At the same time, we need to be careful not to let our desires of what we want color our view of God’s purpose. After the instruction to the exiles quoted above, Jeremiah wrote:
“Yes, this is what the Lord Almighty, the God of Israel, says: ‘Do not let the prophets and diviners among you deceive you. Do not listen to the dreams you encourage them to have. They are prophesying lies to you in my name. I have not sent them,’ declares the Lord.” (Emphasis added)
We need to be careful to listen to what God is telling us. I wonder if the patriotic vision of the United States as Promised Land to the world is God’s purpose” Or is it our dream we encourage our false prophets to have?
I don’t want to dwell too much on that, though, as I think the real significance of Jeremiah’s letter and application to us today is in more eternal things. The Book of Jeremiah is where we get the “clearest glimpse of the new covenant”:
“This new covenant would be the means of restoration for God’s people, as He would put His law within them, writing it on hearts of flesh rather than on tablets of stone. Rather than fostering our relationship with God through a fixed location like a temple, He promised through Jeremiah that His people would know Him directly, a knowledge that comes through the person of His Son, Jesus Christ….”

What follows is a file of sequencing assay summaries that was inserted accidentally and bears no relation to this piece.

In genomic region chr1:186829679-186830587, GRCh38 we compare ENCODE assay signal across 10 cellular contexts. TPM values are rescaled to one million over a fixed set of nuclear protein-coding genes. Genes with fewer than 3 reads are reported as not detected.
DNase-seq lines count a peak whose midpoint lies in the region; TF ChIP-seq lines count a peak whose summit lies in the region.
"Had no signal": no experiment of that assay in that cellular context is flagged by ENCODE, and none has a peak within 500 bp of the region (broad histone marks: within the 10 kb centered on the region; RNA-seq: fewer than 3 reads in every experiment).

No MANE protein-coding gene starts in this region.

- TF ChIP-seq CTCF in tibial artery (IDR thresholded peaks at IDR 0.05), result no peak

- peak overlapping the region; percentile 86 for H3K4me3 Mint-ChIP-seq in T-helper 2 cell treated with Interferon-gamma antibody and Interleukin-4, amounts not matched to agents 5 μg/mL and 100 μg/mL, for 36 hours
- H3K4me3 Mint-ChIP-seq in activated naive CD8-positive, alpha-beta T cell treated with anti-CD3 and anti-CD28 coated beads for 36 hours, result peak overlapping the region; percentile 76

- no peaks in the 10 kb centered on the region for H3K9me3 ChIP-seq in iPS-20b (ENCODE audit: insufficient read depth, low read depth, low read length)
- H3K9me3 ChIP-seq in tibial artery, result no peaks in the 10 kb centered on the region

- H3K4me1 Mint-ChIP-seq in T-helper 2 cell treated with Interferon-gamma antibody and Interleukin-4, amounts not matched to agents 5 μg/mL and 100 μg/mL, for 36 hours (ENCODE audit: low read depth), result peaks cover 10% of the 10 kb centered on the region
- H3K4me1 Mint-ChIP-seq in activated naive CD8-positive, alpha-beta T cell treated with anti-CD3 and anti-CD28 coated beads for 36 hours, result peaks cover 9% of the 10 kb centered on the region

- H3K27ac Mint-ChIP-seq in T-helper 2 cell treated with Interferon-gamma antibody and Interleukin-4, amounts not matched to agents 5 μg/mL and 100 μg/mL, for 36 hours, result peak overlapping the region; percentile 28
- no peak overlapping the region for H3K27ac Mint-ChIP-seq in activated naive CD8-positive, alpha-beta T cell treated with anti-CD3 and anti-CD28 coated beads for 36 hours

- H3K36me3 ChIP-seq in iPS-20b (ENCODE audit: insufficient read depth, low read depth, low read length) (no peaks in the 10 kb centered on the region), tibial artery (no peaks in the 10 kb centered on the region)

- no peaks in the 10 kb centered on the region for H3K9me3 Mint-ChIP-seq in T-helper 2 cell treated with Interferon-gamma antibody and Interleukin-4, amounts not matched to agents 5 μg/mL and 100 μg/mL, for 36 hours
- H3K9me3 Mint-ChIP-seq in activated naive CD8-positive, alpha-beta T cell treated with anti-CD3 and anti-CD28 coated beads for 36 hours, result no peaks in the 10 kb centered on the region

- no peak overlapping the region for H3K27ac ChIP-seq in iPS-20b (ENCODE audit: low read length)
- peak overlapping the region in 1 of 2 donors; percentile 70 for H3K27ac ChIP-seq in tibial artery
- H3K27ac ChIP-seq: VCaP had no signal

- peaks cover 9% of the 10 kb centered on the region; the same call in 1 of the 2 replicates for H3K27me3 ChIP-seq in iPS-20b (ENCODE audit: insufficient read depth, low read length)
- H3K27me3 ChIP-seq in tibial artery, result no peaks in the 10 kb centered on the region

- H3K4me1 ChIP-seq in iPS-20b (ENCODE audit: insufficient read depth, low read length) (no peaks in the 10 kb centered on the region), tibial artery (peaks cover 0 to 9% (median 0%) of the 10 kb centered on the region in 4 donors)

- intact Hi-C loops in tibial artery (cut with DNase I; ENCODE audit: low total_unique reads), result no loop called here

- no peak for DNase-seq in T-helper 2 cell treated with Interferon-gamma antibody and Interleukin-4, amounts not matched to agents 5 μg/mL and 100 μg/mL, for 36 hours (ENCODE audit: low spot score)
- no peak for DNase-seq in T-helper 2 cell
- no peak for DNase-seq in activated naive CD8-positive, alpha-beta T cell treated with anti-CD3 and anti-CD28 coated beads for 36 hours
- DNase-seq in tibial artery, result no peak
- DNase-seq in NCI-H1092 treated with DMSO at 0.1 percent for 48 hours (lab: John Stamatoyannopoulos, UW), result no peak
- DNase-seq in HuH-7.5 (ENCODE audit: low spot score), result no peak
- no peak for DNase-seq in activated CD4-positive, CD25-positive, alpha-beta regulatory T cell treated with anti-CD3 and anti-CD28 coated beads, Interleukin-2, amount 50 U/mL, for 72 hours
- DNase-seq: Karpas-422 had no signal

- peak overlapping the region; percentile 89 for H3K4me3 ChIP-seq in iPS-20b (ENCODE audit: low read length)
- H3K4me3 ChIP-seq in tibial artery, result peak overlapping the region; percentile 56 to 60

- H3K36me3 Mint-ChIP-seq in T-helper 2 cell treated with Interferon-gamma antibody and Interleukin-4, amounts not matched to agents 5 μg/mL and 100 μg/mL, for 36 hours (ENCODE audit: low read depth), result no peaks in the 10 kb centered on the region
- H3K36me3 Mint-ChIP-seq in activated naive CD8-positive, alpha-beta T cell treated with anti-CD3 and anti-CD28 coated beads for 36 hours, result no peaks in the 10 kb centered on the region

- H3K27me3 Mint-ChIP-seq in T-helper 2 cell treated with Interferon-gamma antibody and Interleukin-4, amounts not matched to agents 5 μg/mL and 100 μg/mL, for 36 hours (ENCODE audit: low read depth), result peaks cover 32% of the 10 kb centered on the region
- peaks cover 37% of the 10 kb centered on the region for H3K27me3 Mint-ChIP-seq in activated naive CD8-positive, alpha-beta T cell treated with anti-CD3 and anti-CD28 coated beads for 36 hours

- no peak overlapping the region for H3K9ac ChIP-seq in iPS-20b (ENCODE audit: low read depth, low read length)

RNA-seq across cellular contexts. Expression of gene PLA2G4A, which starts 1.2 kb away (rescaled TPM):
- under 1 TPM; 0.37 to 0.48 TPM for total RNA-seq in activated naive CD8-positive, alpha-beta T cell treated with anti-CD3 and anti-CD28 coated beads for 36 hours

The end of this section of the letter from Jeremiah to the exiles reads:
“’Then you will call on me and come and pray to me, and I will listen to you. You will seek me and find me when you seek me with all your heart. I will be found by you,’ declares the Lord, ‘and will bring you back from captivity. I will gather you from all the nations and places where I have banished you,’ declares the Lord, ‘and will bring you back to the place from which I carried you into exile.’”